Trichotillomania, also known as hair pulling disorder, is a type of disorder where a person has an irresistible urge to continuously pull out their hair, either on the head, eyebrows, eyelashes or on any other part of their body. As a result of pulling off the hair, the person becomes bald in that particular area where the hair is being pulled.

Trichotillomania is an impulse control disorder, meaning that people with this condition find themselves unable to resist the urge or impulse to pull their hair out.

People who suffer from Trichotillomania often find themselves feeling embarrassed because the of baldness on a particular part of the body and tend to try and cover up the signs.

Trichotillomania can be focused - where the person will deliberately pull hair in search of a sense of relief or automatic - when one doesn’t realise that they are pulling out their hair.

As expected, the condition can lead to many negative effects in a person’s emotional and mental life and health, a very prominent aspect being a digression in one’s self confidence because of the baldness, which very often leads to an unwillingness to socialise with others or be seen in public.

Like most impulse control disorders, trichotillomania is particularly predominant amongst teenagers and females. For many, the condition is mild and easily controlled, however there are others who experience severe trichotillomania, suffering from overwhelming urges to pull hairs from their bodies.

Studies have revealed that the use of natural supplements in one’s diet in addition to a healthy and balanced lifestyle are key factors in controlling Trichotillomania.


Causes of Trichotillomania

As of yet, the definitive cause of Trichotillomania is unknown. However, several factors have been found which are believed to trigger the condition. Below are a list of examples.

  • Brain Abnormalities: Abnormal brain function in the areas of the brain which are responsible for emotional stability, movement and impulse control have been found to lead to Trichotillomania. The brain’s ability to control impulse can also be affected by an imbalance of hormones within the body.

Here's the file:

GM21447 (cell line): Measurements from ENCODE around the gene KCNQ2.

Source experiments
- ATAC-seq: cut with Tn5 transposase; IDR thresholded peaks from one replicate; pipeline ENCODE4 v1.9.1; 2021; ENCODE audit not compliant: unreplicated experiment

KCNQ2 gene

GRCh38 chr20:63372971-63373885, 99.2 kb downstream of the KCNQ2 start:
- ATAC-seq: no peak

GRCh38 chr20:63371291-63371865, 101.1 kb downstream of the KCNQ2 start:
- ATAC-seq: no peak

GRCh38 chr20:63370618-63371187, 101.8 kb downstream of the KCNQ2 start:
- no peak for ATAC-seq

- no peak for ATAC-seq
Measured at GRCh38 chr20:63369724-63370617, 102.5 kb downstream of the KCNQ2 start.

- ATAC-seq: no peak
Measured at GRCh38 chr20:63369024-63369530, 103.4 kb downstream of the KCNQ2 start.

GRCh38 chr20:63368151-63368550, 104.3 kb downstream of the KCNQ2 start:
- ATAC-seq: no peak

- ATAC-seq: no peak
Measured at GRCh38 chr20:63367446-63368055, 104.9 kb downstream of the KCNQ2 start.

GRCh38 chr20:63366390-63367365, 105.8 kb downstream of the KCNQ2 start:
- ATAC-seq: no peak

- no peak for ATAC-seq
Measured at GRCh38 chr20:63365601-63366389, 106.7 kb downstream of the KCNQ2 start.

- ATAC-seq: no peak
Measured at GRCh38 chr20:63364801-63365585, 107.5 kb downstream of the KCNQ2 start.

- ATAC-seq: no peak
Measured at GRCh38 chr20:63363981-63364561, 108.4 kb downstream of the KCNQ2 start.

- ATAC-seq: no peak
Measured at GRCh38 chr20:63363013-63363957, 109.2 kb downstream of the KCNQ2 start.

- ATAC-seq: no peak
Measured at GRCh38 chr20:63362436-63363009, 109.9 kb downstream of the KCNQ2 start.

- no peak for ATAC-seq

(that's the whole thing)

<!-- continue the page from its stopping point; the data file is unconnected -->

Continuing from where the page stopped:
• Genetic factors: Studies have suggested that there are hereditary aspects of Trichotillomania.

Trichotillomania can correlate with other conditions, including anxiety, depression and obsessive-compulsive disorder.  Stress and depression can often trigger the pulling of hair in an attempt to relieve tension.

Symptoms of Trichotillomania

Symptoms of Trichotillomania differ in individuals. Below are a list of the most common signs and symptoms associated with the condition:

  • Regular pulling of hairs, leading to baldness
  • Feeling relieved after pulling hair out of the body
  • Attempts to reduce the hair pulling
  • Pulling of the hair from a particular area
  • Missing eyelashes or eyebrows
  • Biting or ingestion of pulled hair
  • Playing with the hair once it has been pulled
  • Pulling hair from other surfaces, eg. furniture or the hair of pets


Effects of Trichotillomania

The effect trichotillomania has on individuals varies from person to person. As previously stated, some people only experience mild forms of the condition and find it relatively straightforward to control. For others, the condition can be much more serious, and prove embarrassing and frustrating in their daily lives.

Some sufferers of the condition become so embarrassed and self conscious that they find themselves avoiding any form of intimate and sexual relationships.

The emotional instability associated with dealing with a severe form of the condition increases the chances of developing an anxiety disorder. It also affects social life and relationships with family members.

Trichotillomania can also cause physical damage such as damage to the tissues or infection. Some people ingest the hair they pulled which can also be harmful to the body.

Diagnosis of Trichotillomania

Trichotillomania is diagnosed based on the signs and symptoms of a patient as opposed to being diagnosed in a lab using blood samples. The doctor in charge of diagnosing may choose to refer a client to a psychiatrist or psychologist to confirm the diagnose.


The use of nutritional and natural supplements in treating Trichotillomania

When used in conjunction with therapy, the following natural supplements aid greatly in the controlling of Trichotillomania:

  • N-acetylcysteine: This is an amino acid supplement which contains L-cysteine. L-cysteine is vital in ensuring the proper functioning of the brain.
  • Potassium: Potassium supplements, when taken in moderation, have been found to help control Trichotillomania.

Other natural supplements such as  5-HTP and tryptophan have been proven to be effective in the treatment of Trichotillomania.


A Holistic Approach in the treatment of Trichotillomania

When taking a holistic approach to the treatment of Trichotillomania, you are taking the entire body and lifestyle of the client into consideration, as opposed to referring only to the condition.

Various forms of psychotherapy can be used to control Trichotillomania.

An example is Habit Reversal Therapy, where clients are encouraged to replace unhealthy behaviour and habits with healthy ones. Clients identify what triggers their urges and work with the therapist on methods to avoid and ignore these triggers.

Cognitive Behavioural Therapy also offers many benefits in the treatment of Trichotillomania. During CBT sessions the client identifies how their thoughts come to affect their behaviours, and how changing negative and unhealthy thoughts can affect their behaviour patterns in positive ways.


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